- As stated in the ISU Memorandum / Medical and Anti-Doping for Figure Skating, four (4) Medical Personnel must be present during competition and be positioned in pairs at opposite corners of the ice surface and two (2) Medical Personnel must be present during practice and be positioned at one end of the ice surface.
- The Medical Personnel will have radio contact with the Referee via the Timekeeper.
- When an emergency occurs on the ice that the Medical Personnel believes requires immediate attention, the Medical Personnel will radio the Referee via the Timekeeper to inform him/her that they need to enter the ice surface.
- The Referee will clear the ice surface.
- Medical Personnel with the respective Team physician (if present) enter the ice surface and assess the Skater.
- Skater is removed from the ice surface by the Medical Personnel and taken to the medical room for further assessment.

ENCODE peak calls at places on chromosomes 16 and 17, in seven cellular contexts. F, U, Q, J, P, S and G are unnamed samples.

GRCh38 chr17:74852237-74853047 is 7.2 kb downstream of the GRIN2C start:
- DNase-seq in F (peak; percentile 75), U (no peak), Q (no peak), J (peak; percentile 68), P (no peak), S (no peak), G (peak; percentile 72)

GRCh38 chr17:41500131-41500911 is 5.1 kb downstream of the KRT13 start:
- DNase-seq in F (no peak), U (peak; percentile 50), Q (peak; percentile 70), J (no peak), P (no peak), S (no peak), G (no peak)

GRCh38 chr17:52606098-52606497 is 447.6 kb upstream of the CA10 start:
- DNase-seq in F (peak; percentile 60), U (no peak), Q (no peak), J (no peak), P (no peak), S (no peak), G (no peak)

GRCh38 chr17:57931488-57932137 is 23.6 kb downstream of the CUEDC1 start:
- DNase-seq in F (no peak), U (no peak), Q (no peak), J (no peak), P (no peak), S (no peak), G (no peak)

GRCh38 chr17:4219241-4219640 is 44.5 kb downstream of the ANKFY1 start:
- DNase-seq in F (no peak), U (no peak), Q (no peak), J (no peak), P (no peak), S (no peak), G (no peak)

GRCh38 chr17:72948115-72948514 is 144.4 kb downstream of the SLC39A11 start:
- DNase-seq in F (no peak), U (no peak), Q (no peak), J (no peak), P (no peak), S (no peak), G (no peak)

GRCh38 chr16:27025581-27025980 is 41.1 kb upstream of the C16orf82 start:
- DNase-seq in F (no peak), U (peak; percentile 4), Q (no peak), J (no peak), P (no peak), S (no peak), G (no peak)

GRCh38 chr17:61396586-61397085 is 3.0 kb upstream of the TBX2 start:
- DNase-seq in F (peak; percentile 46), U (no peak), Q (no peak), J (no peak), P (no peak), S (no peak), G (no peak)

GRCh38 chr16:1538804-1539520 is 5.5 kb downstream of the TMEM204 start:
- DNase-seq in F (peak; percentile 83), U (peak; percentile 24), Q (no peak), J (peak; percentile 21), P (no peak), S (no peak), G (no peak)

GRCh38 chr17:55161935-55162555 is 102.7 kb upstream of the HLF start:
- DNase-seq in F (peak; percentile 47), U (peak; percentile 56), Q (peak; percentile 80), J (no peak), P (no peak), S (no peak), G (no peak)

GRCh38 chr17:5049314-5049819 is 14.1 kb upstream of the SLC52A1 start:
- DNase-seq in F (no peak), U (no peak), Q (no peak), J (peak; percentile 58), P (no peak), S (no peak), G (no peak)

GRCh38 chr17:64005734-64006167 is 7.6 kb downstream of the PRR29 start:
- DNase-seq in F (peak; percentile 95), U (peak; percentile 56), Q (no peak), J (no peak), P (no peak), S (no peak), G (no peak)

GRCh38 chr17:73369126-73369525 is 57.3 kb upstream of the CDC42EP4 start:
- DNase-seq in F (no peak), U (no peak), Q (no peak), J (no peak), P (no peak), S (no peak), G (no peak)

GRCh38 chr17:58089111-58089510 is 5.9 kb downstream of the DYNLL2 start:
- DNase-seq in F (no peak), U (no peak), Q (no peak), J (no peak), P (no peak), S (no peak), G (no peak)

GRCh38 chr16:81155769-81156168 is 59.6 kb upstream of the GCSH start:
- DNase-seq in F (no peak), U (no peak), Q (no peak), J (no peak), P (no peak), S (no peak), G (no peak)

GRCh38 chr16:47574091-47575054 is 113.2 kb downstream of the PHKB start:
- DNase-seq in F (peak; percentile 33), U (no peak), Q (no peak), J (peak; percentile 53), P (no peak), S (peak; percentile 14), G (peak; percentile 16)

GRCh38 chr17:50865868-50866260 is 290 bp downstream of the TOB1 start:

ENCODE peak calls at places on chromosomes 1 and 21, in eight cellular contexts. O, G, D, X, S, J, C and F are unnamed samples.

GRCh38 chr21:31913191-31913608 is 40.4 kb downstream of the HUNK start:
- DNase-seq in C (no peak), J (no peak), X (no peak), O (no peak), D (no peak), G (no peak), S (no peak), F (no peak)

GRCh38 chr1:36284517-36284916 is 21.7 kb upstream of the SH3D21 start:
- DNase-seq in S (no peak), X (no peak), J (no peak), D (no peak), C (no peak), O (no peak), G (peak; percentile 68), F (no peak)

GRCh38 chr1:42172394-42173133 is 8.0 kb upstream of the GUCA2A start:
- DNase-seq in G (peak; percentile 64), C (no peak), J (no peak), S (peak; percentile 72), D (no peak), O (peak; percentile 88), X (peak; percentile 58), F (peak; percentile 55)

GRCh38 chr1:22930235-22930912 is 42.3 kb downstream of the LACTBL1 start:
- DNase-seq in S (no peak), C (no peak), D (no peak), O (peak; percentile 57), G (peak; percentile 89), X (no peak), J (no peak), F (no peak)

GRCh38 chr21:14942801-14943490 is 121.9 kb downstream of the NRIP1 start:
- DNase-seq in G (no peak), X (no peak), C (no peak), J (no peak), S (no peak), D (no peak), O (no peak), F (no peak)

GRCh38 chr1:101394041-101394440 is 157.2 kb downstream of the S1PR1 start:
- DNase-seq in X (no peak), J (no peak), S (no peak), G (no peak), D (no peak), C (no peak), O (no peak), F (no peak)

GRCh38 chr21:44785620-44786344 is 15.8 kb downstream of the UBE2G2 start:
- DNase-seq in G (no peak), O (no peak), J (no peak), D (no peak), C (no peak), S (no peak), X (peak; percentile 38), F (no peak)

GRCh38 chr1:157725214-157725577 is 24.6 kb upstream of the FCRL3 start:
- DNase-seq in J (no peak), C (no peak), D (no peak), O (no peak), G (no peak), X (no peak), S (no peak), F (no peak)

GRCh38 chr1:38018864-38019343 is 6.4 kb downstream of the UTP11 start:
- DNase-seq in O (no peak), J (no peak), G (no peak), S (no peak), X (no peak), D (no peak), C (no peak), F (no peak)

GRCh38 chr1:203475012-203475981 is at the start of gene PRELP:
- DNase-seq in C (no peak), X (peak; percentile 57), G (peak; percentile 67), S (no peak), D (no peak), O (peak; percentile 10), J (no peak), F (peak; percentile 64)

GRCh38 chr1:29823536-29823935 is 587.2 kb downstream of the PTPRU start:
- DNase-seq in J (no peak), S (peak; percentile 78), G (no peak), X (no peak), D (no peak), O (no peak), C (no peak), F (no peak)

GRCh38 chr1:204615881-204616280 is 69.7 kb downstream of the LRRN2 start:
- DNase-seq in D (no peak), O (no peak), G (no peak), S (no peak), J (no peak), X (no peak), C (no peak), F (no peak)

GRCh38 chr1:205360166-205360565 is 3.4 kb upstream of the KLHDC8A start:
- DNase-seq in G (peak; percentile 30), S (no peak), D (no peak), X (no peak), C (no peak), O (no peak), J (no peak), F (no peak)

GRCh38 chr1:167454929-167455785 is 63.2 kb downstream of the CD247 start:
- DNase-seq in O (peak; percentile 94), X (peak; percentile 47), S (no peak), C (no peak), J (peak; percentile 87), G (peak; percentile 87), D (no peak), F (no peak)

- The assessment is conducted by the Skater’s Team Physician (if present). If there is no Team Physician present the assessment will be conducted by the CMO (Chief Medical Officer) or Assistant CMO for the event.
- If the respective Team Physician is present to assess the Skater, he/she will provide the Referee via the Timekeeper with his/her assessment if the Skater is fit to compete or not.
- If there is no Team Physician present, the CMO/Assistant, will provide the Referee via the Timekeeper with his/her assessment if the Skater is fit to compete or not.
- ISU rule 515 paragraphs 3-7 of the Special Regulations & Technical Rules Single and Pair Skating and Ice Dance is applied.
- The Referee makes the final decision if the skater is allowed back onto the ice surface to compete.
- The Physician who conducted the assessment completes the attached ISU Return to Competition Form which is provided to the Skater and the Referee.
So it’s pretty obvious that last season’s Cup of China disaster was the reason behind this ISU communication. While I definitely hope that nothing like that will ever happen again, I’m glad that the ISU has formalized a procedure in case it does, one which holds specific people responsible and requires written documentation, as well as taking the final decision to compete out of the skaters’ hands.